HKS Authors

See citation below for complete author information.

Academic Dean
Director, Women and Public Policy Program
Albert Pratt Professor of Business and Government

Abstract

Women, and particularly women in all-female groups, appear to be especially adept at providing public goods in developing countries. We use a one-shot Public Goods game to explore the effect of sex and a group's sex composition on the voluntary provision of public goods in a Nairobi slum. Sex heterogeneity hurts the voluntary provision of public goods because women—but not men—contribute less in mixed-sex than same-sex groups. Women contribute as much as men in same-sex groups. This result is driven by women's pessimism and men's optimism about others’ contributions in mixed-sex groups rather than by gendered social preferences.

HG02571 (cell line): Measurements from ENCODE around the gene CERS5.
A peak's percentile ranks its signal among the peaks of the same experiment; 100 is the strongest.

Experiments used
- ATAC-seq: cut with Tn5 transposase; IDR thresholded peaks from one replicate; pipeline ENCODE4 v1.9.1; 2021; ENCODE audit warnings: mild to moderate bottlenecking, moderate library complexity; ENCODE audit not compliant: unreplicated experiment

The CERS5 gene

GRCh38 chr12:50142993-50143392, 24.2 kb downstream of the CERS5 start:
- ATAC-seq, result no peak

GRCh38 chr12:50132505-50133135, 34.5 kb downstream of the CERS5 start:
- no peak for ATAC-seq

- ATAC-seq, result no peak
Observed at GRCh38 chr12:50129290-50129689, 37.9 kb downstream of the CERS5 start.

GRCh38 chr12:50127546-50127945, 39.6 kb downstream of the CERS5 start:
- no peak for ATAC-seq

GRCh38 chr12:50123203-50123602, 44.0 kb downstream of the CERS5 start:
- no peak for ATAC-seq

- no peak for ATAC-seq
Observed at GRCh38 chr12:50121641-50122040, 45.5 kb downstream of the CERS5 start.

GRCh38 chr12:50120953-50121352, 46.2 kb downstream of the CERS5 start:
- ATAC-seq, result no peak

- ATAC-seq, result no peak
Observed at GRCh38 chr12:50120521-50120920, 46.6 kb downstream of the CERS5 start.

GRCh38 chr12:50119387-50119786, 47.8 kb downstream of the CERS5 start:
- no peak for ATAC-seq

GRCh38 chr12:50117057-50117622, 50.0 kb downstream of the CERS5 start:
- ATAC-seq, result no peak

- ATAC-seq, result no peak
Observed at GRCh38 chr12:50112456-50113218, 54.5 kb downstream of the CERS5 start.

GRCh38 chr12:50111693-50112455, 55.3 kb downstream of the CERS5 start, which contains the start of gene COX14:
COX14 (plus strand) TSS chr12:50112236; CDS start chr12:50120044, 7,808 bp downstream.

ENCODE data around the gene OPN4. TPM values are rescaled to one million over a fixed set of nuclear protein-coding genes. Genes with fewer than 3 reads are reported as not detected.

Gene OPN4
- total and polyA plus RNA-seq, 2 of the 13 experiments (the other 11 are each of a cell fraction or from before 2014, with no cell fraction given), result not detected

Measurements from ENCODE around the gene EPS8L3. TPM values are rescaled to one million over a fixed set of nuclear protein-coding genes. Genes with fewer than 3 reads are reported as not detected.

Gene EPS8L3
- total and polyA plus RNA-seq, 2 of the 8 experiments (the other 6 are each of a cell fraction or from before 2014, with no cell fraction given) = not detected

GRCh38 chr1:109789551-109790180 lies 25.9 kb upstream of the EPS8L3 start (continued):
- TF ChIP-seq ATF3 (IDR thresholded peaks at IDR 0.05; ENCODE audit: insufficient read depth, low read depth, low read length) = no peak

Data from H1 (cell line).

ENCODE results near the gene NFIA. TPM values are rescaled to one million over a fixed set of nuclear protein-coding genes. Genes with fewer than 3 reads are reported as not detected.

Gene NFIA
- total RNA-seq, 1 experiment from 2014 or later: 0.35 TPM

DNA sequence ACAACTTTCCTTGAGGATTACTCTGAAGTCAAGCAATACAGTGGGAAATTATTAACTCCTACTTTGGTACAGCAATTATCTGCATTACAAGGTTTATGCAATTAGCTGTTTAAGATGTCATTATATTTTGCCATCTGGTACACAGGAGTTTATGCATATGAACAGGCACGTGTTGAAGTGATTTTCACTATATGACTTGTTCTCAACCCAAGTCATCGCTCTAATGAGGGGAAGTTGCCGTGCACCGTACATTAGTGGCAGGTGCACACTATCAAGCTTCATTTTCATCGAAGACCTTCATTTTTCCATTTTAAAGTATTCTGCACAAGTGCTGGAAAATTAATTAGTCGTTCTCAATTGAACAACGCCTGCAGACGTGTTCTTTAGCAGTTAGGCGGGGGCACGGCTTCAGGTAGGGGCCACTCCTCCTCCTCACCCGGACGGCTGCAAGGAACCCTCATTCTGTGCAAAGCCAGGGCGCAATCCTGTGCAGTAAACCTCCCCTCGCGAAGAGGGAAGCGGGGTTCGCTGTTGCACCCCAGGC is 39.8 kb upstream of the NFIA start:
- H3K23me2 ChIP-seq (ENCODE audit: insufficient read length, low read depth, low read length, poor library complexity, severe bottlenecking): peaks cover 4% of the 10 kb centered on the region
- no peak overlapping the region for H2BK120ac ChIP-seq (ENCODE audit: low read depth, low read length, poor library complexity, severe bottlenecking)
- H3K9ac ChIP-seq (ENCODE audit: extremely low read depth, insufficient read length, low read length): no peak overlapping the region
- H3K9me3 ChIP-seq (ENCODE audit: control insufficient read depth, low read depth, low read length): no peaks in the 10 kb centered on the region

Citation

Greig, Fiona, and Iris Bohnet. "Exploring Gendered Behavior in the Field with Experiments: Why Public Goods are Provided by Women in a Nairobi Slum." Journal of Economic Behavior & Organization 70.1-2 (May 2009): 1-9.